Activation of SIRT1 ameliorates LPS-induced lung injury in mice via decreasing endothelial tight junction permeability

Cui-ping Fu1, Sheng-yu Hao1, Xiao-bo Xu1, Jian Zhou1, Zi-long Liu1, Huan Lu1, Li-min Wang2, Wei-zhong Jin2, Shan-qun Li1
1 Department of Pulmonary Medicine, Clinical Center for Sleep Breathing and Snoring, Zhongshan Hospital of Fudan University, Shanghai 200032, China
2 Department of Pulmonary Medicine, Hangzhou First People’s Hospital, Nanjing Medical University, Hangzhou 310006, China
Correspondence to: Wei-zhong Jin:, Shan-qun Li:,
DOI: 10.1038/s41401-018-0045-3
Received: 25 November 2017
Accepted: 12 May 2018
Advance online: 18 July 2018


The integrity of the endothelial barrier is a determinant of the prognosis of lipopolysaccharide (LPS)-induced acute lung injury (ALI). In this study, we investigated whether and how Sirtuin 1 (SIRT1) maintained the vascular integrity during ALI. An experimental model of ALI was established in mice through intratracheal administration of LPS (10 mg/kg). LPS stimulation significantly increased the pulmonary permeability and decreased the expression of SIRT1 and tight junction proteins (TJs), including occludin, claudin-5, tight junction protein 1 and tight junction protein 2. Morphological studies showed that LPS induced obvious lung injury with inflammatory cell infiltration in the interstitial and alveolar space, hemorrhage, edema, and the thickened alveolar wall compared to the control mice. Intratracheal administration of the selective SIRT1 activator SRT1720 (6.25 mg/kg) significantly attenuated LPS- induced lung injury, lung hyper-permeability and increased TJs expression, whereas intratracheal administration of the selective SIRT1 inhibitor EX527 (6.25 mg/kg) aggravated LPS-induced ALI. Similar protective effects of SIRT1 on pulmonary cellular permeability were observed in primary human pulmonary microvascular endothelial cells treated with LPS (2 mg/mL) in vitro. We further demonstrated that the RhoA/ROCK signaling pathway was activated in SIRT1 regulation of tight junction permeability. The RhoA/ROCK inhibitor Y-27632 (10 μM) increased the expression of TJs and reversed LPS- or EX527-induced hyper-permeability. In conclusion, SIRT1 ameliorates LPS-induced lung injury via decreasing endothelial tight junction permeability, possibly via RhoA/ ROCK signaling pathway. This finding may contribute to the development of new therapeutic approaches for lung injury.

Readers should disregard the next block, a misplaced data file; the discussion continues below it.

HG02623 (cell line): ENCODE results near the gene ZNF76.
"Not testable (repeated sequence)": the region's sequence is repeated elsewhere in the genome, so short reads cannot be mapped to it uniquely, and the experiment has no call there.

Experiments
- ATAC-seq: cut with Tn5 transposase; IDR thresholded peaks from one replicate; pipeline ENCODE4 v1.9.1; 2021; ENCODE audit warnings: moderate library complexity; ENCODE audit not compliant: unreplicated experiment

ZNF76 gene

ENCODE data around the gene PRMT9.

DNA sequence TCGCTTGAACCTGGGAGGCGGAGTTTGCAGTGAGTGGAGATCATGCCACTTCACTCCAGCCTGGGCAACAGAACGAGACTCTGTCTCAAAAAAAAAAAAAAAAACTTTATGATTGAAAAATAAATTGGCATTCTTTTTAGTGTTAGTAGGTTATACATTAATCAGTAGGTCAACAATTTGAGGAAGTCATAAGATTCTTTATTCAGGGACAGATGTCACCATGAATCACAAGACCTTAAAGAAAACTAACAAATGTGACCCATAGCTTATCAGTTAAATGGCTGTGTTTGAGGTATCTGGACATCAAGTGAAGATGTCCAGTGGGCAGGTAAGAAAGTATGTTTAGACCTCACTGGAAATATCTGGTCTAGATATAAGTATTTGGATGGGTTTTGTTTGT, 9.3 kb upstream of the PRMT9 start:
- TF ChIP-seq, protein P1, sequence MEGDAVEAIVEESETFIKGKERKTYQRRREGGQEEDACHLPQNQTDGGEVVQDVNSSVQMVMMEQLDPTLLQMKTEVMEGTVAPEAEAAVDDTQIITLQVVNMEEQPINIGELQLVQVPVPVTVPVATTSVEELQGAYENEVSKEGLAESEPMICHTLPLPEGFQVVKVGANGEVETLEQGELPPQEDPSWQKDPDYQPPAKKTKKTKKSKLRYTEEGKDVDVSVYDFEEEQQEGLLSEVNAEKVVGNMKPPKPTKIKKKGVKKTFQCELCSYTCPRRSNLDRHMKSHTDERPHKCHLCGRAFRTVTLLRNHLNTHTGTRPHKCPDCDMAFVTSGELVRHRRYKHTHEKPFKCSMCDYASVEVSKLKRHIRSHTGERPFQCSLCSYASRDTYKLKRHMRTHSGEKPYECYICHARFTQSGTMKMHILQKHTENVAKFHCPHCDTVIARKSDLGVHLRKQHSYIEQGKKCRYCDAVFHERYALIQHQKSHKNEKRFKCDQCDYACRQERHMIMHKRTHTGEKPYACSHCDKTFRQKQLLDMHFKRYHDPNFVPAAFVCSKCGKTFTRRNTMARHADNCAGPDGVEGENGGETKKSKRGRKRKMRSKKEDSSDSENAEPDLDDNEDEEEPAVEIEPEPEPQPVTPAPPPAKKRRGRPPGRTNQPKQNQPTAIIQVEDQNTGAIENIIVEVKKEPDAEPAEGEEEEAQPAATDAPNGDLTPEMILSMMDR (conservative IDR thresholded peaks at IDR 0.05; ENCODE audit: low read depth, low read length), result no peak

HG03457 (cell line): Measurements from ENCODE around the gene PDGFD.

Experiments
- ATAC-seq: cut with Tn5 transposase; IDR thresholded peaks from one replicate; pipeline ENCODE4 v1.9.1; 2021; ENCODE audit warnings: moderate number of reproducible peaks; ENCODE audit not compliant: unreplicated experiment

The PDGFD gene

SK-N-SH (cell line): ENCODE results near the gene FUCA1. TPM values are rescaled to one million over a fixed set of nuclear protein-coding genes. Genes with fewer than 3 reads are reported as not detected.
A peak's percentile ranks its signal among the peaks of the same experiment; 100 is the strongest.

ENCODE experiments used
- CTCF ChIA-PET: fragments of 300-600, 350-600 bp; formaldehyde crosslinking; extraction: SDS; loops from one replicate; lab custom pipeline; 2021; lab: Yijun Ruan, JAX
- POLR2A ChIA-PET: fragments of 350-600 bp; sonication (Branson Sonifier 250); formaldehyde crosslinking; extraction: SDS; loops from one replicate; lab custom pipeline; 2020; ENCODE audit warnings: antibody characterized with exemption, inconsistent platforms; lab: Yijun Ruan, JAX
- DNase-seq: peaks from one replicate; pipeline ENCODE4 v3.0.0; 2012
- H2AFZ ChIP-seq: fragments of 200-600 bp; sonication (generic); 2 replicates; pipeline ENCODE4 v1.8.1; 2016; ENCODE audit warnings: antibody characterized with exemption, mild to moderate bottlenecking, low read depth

Keywords: lung injury; LPS; SIRT1 protein; RhoA/ROCK; capillary endothelial permeability; tight junction proteins; SRT1720; EX527; Y-27632; human pulmonary microvascular endothelial cells

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